I’ve said it before and I’ll say it again, I hate losing! It doesn’t matter who to, how big, or if the writing was on the wall, I just hate losing.
We set India 39 in their second innings to win the Test. A 10 wicket hiding we were served. Out played in all departments meant that we weren’t even close.
Test cricket is hard; it’s supposed to be. It’s tough cricket for five consecutive days. It’s hard on the body and extremely hard on the mind, and that’s probably where we’ve let ourselves down. The concentration that is needed to perform for the periods of time that is needed in Test cricket takes its toll and is a tough skill to have, learn and posses. Only the best have it and only the best have that selfish streak that puts such a value on what you’re doing out in the middle that you going to go out there and do it yourself no matter how ugly you make it, you’re going to succeed. I don’t think we showed enough selfishness. I don’t think we ‘gutsed’ it out for long enough, we didn’t show the fight and determination needed. Test cricket can make heroes, more than One Day cricket can. It’s your Test record that goes down in history and is spoken about when you’re finished; it’s our history that we’re creating, and some of us are not doing enough to be remembered for very long at the moment.
We had to bat out the day and bat into day five to save, or maybe set up something in this Test. We were bowled out soon after drinks in the last session just 38 in front.
I was hoping for a very lazy day, feet up watching some genuine Test cricket batting. Not to be, I was padded up and out there just after drinks in the middle session. I joined Baz out there; last time we batted together was in Adelaide in a similar situation and we put on 50 for the 9th wicket; of that 50 I got none, it was all him and a couple of extras. A 36 ball duck, the fifth longest duck time wise in Test cricket, but a partnership none the less. We decided that the same strategy was the best way to play; Baz would take the majority of the strike leaving me with one or two balls at the end of the over to get through. It’s not a pretty way to play, and it’s tough mentally turning down runs for both of us, but it was a means to an ends at the time, and it worked. Together we put on 76 for the 9th wicket. I got 14 off 44 balls in the 100 minutes that I was out there and I was loving it. Every now and then we wouldn’t be able to get the single to get Baz on strike for the next over and I’d have to start on strike. This was probably better for me as it actually gave me a chance to score a couple of runs. It’s my job to not get out, but also to get Baz on strike for the majority of the over. So a couple of sweeps and pushes got me some runs and off strike.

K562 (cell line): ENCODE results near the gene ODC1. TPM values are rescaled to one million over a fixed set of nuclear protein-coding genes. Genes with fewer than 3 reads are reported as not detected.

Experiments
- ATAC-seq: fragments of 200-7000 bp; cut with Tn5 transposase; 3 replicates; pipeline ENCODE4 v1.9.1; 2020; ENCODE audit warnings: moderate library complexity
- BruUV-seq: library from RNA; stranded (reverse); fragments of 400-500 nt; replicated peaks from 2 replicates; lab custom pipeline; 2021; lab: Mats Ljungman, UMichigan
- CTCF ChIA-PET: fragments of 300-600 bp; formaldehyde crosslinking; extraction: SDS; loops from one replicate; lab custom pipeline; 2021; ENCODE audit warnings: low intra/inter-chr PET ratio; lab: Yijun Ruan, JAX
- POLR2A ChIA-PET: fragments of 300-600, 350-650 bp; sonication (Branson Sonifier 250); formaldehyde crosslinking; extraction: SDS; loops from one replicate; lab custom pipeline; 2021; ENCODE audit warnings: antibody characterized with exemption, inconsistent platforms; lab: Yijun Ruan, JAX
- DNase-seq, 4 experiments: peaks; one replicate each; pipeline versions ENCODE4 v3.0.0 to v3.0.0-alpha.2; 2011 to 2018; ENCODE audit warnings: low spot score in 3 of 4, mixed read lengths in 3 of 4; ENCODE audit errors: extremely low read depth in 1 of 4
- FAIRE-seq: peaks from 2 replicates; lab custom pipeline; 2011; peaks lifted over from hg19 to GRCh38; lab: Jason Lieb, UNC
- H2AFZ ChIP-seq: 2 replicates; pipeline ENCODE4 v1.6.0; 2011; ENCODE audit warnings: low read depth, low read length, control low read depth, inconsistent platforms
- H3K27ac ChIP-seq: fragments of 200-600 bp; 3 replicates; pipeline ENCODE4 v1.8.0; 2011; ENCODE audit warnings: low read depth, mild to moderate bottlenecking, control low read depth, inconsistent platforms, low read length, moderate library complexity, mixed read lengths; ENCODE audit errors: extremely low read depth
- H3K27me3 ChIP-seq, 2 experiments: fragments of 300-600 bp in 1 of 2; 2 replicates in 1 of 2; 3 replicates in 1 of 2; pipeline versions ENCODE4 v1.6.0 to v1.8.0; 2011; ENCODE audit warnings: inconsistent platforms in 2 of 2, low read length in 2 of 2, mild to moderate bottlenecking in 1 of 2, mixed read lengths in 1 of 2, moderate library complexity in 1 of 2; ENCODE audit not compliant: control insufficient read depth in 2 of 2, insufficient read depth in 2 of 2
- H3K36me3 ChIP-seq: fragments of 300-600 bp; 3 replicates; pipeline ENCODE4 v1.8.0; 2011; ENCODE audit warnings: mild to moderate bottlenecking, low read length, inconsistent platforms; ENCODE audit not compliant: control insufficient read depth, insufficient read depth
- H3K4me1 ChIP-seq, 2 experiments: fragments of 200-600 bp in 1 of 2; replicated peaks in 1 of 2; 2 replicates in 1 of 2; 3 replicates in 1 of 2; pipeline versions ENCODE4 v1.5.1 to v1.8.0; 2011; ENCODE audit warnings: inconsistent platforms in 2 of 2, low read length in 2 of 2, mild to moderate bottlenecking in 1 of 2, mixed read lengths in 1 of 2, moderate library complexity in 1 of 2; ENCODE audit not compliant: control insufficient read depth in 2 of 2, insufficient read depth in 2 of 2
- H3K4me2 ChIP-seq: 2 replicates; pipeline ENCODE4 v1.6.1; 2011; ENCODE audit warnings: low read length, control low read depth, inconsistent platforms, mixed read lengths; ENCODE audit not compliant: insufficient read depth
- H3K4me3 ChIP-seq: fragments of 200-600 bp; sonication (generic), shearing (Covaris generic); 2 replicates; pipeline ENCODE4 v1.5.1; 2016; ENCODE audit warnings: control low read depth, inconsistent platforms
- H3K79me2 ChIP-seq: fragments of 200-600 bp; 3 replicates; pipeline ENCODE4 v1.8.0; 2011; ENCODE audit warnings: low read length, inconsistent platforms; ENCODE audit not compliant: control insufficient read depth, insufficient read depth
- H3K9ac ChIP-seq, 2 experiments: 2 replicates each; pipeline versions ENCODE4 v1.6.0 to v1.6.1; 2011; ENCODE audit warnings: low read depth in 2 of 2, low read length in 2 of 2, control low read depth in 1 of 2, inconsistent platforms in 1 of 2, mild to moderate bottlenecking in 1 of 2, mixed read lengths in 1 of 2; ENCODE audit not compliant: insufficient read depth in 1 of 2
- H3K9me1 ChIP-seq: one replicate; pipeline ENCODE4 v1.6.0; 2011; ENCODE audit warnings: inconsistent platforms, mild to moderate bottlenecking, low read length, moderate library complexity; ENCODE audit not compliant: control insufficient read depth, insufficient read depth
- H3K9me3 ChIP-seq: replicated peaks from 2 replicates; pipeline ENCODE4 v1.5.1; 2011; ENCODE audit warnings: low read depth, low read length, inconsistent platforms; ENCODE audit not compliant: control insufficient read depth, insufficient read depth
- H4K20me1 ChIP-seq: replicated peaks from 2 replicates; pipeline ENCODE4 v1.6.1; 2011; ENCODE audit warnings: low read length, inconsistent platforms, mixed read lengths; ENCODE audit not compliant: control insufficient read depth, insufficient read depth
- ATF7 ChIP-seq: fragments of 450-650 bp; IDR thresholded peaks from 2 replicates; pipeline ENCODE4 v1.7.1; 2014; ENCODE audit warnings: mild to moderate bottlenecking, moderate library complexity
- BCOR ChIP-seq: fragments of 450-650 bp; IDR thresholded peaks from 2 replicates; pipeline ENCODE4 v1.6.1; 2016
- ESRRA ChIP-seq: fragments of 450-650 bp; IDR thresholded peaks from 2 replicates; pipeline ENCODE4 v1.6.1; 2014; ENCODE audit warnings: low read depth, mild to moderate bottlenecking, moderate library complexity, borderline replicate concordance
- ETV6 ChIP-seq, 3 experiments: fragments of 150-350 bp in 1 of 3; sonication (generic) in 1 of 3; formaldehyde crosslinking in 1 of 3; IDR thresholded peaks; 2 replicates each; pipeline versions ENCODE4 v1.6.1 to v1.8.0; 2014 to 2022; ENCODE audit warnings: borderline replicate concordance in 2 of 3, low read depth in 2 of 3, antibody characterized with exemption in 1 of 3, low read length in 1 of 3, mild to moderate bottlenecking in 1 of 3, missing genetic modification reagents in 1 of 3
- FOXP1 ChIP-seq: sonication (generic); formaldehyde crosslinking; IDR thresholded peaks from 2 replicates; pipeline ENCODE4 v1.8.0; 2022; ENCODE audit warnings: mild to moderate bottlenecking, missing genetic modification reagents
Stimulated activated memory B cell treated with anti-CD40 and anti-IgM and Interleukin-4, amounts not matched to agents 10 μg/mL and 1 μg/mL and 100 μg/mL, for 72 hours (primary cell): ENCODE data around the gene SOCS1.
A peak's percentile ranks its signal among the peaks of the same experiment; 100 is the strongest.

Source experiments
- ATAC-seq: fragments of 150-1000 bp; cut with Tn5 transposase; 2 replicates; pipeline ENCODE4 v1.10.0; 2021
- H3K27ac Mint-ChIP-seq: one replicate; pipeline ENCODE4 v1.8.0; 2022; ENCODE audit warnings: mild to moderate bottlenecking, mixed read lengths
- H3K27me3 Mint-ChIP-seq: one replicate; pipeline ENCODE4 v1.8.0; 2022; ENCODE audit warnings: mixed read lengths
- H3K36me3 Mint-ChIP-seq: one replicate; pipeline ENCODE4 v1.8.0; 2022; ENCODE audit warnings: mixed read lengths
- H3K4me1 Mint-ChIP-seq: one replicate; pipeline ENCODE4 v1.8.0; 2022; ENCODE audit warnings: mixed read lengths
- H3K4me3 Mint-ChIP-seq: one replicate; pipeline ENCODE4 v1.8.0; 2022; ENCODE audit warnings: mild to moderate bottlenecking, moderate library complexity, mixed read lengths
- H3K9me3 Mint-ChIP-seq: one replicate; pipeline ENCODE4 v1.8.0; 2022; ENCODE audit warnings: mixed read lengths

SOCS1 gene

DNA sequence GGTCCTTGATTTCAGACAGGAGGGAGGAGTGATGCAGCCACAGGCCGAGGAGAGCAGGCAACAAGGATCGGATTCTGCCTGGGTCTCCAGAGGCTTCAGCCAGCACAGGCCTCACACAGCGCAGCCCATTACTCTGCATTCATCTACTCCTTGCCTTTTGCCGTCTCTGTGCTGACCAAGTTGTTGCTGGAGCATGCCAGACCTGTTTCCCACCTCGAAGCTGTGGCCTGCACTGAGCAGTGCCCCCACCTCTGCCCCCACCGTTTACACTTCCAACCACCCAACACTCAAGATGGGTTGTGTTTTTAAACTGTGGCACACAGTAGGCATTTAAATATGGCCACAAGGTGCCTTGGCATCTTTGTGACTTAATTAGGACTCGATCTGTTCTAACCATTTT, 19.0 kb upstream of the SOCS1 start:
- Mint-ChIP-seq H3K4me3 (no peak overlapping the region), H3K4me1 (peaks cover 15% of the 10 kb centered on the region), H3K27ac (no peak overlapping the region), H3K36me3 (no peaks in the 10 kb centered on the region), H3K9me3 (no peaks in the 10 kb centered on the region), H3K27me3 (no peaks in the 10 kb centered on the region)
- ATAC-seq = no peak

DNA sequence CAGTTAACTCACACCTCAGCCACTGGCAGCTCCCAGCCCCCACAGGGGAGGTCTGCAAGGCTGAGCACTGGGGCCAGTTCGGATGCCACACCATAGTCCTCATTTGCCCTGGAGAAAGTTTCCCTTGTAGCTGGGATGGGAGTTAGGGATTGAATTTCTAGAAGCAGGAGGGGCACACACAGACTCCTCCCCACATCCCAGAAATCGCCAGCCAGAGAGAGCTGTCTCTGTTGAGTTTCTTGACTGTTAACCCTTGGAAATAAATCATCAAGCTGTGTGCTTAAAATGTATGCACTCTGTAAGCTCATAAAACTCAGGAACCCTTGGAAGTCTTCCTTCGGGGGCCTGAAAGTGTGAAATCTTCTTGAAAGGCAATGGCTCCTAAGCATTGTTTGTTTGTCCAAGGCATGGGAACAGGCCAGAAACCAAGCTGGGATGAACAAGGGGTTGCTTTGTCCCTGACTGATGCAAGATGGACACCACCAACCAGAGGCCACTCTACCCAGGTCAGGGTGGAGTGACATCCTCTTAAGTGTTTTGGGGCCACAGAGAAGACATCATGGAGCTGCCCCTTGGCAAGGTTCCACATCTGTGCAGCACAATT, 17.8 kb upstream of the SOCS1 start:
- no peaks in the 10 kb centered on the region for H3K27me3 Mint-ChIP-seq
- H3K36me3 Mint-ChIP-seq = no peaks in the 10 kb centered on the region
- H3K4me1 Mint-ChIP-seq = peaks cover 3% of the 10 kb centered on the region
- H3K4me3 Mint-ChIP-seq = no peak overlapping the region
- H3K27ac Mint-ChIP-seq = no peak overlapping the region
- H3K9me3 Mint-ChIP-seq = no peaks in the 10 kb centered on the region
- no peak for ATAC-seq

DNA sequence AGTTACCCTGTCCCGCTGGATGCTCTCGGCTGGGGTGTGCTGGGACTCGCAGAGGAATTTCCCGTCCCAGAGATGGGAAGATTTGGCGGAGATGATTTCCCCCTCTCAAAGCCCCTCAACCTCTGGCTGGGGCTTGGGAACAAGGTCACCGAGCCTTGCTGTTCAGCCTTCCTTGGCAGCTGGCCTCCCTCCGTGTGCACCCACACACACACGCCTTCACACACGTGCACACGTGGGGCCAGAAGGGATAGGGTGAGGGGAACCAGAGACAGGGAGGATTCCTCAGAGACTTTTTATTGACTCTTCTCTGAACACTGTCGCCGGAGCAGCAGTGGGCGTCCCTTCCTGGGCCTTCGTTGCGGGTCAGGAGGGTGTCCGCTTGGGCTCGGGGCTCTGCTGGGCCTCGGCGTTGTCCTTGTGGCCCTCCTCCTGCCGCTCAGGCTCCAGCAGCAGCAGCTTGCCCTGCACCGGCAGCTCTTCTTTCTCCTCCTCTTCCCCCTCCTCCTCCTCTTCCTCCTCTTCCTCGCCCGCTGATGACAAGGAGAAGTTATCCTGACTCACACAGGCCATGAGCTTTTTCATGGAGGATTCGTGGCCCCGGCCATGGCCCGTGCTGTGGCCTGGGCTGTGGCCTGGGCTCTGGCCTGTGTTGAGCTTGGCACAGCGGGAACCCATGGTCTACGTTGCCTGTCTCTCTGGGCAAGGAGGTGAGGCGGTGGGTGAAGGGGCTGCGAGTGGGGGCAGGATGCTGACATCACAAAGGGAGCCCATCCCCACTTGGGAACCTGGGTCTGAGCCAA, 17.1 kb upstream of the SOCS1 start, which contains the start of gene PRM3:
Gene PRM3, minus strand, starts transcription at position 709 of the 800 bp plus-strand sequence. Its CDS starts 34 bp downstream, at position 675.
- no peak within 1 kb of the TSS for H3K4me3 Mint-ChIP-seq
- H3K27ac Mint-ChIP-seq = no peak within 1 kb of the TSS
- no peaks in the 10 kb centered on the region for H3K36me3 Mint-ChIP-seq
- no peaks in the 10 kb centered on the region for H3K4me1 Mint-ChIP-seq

Our ‘annoying’ partnership, that’s annoying for India, not us, was curtailed when I was given out caught in close off Harbhajan, his 6th for the innings. At the time I didn’t think I had hit it and when I got back to the changing room and watched the replay and ‘hot spot’, there was no visible sign of a nick but that’s the way it goes. I was a little disappointed as I needed just one more run to beat my previous best of 14* against SA, a somewhat shorter innings, just six balls that one was (0, 6, 4, 0, 4, 0). On the flip side, earlier in my innings I had come back for a second run to the bowlers end, a throw from long off right next to the stumps, bails off and it was close. I turned around to Baz and gave him the thumbs up; I thought I was in by about a ‘foot’. That was how it felt and I have now learnt that there is a big difference between feel and what the TV shows when it comes to run outs. A really long wait meant that it was a whole lot closer than I thought. I was watching our viewing area for an initial feel from our boys as the TV replays would be playing up there, I was watching the Indian viewing area for the same thing. Signs coming from both areas were of one thumb up and one thumb down, nobody was sure. I got the benefit of the doubt there and maybe that was my luck done for the day.
Sitting around a losing changing room is not much fun and it’s not supposed to be. I got packed up, sorted out washing from clean stuff, had some food and chatted to the physio about a programme for me over the next couple of days in regards to my side. It’s coming along good and I had a gym session this morning where I didn’t feel any discomfort, it feels like a bit of a bruise on the 11th rib, almost like it’s been banged against the top iliac crest (pelvis) in delivery, probably one of the bouncers I was trying to bowl in my last spell.
Travel to Napier tomorrow, a place that I have always liked and have, just recently, had some good success on the park.
Losing is easy, winning is hard, we have to be harder!